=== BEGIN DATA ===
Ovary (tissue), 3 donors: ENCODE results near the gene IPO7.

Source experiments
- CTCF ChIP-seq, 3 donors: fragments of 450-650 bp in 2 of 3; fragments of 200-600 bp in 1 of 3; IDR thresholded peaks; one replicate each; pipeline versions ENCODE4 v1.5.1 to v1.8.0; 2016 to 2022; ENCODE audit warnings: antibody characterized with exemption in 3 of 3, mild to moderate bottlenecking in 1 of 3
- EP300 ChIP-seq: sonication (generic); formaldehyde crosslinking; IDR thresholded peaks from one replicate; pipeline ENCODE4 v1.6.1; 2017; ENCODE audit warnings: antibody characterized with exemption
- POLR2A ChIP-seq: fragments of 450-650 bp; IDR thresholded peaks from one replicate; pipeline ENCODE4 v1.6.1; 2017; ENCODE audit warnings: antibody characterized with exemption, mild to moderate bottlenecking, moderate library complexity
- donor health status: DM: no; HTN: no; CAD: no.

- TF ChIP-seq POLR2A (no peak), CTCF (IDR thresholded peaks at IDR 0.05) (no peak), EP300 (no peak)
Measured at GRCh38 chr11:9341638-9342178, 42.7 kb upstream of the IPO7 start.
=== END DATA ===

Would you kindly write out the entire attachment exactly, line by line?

Ovary (tissue), 3 donors: ENCODE results near the gene IPO7.

Source experiments
- CTCF ChIP-seq, 3 donors: fragments of 450-650 bp in 2 of 3; fragments of 200-600 bp in 1 of 3; IDR thresholded peaks; one replicate each; pipeline versions ENCODE4 v1.5.1 to v1.8.0; 2016 to 2022; ENCODE audit warnings: antibody characterized with exemption in 3 of 3, mild to moderate bottlenecking in 1 of 3
- EP300 ChIP-seq: sonication (generic); formaldehyde crosslinking; IDR thresholded peaks from one replicate; pipeline ENCODE4 v1.6.1; 2017; ENCODE audit warnings: antibody characterized with exemption
- POLR2A ChIP-seq: fragments of 450-650 bp; IDR thresholded peaks from one replicate; pipeline ENCODE4 v1.6.1; 2017; ENCODE audit warnings: antibody characterized with exemption, mild to moderate bottlenecking, moderate library complexity
- donor health status: DM: no; HTN: no; CAD: no.

- TF ChIP-seq POLR2A (no peak), CTCF (IDR thresholded peaks at IDR 0.05) (no peak), EP300 (no peak)
Measured at GRCh38 chr11:9341638-9342178, 42.7 kb upstream of the IPO7 start.